2007 Honda Civic Electrical Problem Wont Start Up The Car
The Honda Civic is a reliable and safe car with a lot of features and an intelligent design that bases its assets on fuel efficiency, refinement and performance. Being part of the worldwide extended Honda franchise, makes the Civic be seen 100 times each day driving by. But there are those times when your beloved Honda leaves you hanging when you need it the most. For a surprisingly safe car, its components are quite fragile and soft. So if you turn the key and nothing happens instead of an engine revving, you are bound to get a few headaches, because Honda cars have quite a set of features and a maze for an electrical system.
The first thing you can do before start running around the car tracing the wires, is checking the fuses. If you’re lucky you might be dealing with a simple case of blown fuse. This can be easily solved: go under the hood and there you will find the fuse puller, with it remove the busted fuse and replace it with another. To check for a blown fuse you simply look inside the fuse. There you will see a zigzagging wire that travels to both ends of the fuse. If the wire is broken than the fuse is blown and needs replacing.
Check for battery corrosion. Hondas usually have a protective layer that protects the battery, but in time, that protection fails and the connections can get dirty or even “eaten” by corrosion. When this happens, the connection with the rest of the car is broken, leading the car to complete stops and heavy starts. Use anti corrosive agents to clean the batter posts and give the car another jump.
Like every car, a dead battery means that your Honda will definitely not start. You can test the battery’s output with a battery tester. Measure up the rising amps and test the battery for weak output. If you don’t have a battery tester, or you cannot do it yourself, than try plan B: jumpstarting the car. If the car starts from the first try, than you’re dealing with a weakened and worn out battery that needs replacing.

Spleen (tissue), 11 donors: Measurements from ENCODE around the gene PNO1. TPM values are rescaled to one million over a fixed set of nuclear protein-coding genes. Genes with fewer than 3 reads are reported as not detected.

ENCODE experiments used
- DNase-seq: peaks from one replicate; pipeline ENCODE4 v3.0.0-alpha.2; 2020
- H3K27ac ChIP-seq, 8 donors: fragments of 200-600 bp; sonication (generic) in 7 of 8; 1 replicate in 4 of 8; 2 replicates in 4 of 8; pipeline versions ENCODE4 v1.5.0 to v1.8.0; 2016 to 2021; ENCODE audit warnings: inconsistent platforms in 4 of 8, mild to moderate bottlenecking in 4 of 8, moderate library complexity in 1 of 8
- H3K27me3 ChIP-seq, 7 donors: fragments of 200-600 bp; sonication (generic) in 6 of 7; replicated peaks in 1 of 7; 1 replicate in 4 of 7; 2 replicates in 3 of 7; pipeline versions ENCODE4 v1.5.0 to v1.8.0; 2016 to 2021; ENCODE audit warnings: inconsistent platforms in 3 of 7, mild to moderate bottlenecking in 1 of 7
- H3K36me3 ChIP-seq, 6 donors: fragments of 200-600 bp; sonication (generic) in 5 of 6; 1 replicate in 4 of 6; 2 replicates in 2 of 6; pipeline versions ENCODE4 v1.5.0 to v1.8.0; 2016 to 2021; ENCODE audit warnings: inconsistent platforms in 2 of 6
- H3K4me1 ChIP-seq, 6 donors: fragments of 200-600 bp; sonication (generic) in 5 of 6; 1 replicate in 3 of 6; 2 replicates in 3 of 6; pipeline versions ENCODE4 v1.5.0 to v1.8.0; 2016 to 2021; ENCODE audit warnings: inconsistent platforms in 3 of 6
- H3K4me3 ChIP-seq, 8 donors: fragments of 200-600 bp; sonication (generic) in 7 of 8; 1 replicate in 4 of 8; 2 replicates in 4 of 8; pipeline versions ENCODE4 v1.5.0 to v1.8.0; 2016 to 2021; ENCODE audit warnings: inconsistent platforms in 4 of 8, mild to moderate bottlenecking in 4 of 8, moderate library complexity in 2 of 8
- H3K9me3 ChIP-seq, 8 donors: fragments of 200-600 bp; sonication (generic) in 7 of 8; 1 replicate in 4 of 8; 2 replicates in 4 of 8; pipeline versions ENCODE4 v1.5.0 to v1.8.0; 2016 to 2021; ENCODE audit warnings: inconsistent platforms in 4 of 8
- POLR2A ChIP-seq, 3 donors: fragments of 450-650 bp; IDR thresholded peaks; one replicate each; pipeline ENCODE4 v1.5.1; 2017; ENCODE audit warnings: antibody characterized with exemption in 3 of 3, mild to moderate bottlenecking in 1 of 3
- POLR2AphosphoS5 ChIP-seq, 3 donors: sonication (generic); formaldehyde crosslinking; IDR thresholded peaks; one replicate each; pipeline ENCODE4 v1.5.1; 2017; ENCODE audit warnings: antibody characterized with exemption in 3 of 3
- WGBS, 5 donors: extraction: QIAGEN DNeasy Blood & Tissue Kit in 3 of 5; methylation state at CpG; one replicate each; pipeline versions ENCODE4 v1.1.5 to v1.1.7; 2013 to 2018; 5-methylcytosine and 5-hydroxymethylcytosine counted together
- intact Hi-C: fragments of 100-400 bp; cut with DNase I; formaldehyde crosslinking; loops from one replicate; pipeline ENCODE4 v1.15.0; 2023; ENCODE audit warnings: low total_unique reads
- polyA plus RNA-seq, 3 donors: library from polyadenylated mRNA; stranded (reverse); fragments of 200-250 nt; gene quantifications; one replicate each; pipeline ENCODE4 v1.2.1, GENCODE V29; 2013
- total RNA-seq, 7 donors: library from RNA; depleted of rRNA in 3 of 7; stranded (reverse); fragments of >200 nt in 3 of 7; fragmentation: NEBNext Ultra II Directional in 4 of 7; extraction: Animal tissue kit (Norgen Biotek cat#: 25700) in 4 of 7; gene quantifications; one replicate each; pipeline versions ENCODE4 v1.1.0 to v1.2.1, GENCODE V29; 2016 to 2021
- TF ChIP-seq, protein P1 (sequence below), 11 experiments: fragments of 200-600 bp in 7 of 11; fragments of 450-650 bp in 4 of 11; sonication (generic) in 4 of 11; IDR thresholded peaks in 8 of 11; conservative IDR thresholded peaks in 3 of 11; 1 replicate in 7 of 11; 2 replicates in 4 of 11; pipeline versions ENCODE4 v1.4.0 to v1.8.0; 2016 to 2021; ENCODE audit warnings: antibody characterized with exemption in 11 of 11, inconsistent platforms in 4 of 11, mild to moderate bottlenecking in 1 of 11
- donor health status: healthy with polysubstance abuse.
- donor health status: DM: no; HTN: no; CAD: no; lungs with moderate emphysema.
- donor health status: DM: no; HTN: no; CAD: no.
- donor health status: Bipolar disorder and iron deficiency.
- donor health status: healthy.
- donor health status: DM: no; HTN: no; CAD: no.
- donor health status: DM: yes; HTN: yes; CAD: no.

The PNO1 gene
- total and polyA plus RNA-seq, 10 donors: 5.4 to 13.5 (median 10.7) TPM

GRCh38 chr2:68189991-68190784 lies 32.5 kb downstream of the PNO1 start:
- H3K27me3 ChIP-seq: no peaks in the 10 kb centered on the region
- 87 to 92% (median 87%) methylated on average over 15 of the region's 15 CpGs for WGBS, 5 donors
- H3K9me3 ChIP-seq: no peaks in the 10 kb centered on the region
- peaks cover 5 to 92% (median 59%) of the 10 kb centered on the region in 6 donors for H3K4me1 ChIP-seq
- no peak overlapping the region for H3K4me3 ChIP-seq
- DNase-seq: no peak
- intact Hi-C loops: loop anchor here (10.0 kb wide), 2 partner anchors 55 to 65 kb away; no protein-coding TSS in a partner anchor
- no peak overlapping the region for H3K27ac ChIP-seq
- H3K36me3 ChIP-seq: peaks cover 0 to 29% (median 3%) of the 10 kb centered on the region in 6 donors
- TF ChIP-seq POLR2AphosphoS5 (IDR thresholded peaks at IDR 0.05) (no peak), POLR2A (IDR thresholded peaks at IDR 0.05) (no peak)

On the other hand if you check the battery and it delivers optimum output yet still you have trouble starting (in the morning for example), than you need to head to the alternator. Since the alternator is the one charging the car while the engine is running (and Honda Alternators are not exactly the best, not by far), maybe you’re dealing with a poor charging from the alternator, which leaves the battery almost empty almost every ride, therefore unable to start the car unless you recharge the battery each time. If this is the case, than all you can do is to check the fan belt connected to the alternator, if it is loose than it may cause slipping and thus making the alternator work at less than full capacity, which naturally means that an inefficient energy flow is directed to the battery. If the belts are fine than you’d better head to a mechanic.
Another soft spot in Honda cars is the Ignition Switch. If your battery is ok and still no spark than maybe you’re dealing with a faulty ignition switch. A simple test can be done by rotating the key only halfway, just as much to turn on the electrical system. If the dashboard lights up and all controls come online than the switch is bad and needs replacing.